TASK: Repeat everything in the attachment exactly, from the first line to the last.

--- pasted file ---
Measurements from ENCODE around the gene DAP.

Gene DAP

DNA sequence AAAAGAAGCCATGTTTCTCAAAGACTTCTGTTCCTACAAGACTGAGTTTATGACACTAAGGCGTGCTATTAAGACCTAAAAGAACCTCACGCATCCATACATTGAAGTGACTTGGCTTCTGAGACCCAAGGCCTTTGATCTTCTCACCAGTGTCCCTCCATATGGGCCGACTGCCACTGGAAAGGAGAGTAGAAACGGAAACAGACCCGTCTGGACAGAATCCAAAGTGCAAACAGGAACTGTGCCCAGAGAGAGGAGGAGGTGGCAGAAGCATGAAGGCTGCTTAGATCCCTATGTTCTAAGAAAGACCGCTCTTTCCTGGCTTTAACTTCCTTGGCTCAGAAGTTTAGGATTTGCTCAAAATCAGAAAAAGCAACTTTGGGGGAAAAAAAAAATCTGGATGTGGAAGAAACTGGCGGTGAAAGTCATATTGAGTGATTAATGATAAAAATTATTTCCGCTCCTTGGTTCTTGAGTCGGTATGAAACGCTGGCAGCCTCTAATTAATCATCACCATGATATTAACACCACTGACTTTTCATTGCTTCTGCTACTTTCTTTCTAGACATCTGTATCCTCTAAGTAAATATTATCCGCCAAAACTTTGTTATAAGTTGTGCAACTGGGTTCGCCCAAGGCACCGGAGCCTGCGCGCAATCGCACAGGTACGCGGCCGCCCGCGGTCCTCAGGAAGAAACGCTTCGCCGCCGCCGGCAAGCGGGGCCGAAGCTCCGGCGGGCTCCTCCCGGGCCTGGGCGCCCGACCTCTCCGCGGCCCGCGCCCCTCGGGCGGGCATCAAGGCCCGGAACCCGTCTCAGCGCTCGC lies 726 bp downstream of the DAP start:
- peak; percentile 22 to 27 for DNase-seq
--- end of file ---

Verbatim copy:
Measurements from ENCODE around the gene DAP.

Gene DAP

DNA sequence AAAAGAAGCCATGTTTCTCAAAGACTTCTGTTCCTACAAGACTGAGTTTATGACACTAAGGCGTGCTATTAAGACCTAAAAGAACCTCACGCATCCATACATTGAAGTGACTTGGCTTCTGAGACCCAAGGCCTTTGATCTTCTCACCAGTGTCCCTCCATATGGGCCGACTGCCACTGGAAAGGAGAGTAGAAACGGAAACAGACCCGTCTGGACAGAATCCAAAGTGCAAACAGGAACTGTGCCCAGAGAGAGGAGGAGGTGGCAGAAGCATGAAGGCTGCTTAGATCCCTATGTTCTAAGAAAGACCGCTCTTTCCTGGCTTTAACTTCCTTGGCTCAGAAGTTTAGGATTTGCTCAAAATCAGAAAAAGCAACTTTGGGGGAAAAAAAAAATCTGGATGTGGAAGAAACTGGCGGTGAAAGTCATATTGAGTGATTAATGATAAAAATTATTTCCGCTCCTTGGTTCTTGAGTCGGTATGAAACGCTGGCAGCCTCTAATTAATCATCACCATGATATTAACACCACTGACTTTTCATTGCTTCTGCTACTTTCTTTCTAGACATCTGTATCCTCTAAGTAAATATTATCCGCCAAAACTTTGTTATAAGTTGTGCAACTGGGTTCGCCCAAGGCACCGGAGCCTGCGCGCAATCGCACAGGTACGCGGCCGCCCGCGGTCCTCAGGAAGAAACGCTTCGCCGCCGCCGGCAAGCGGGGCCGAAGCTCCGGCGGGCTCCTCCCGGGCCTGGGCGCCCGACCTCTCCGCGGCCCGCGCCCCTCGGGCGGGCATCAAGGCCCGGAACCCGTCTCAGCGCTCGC lies 726 bp downstream of the DAP start:
- peak; percentile 22 to 27 for DNase-seq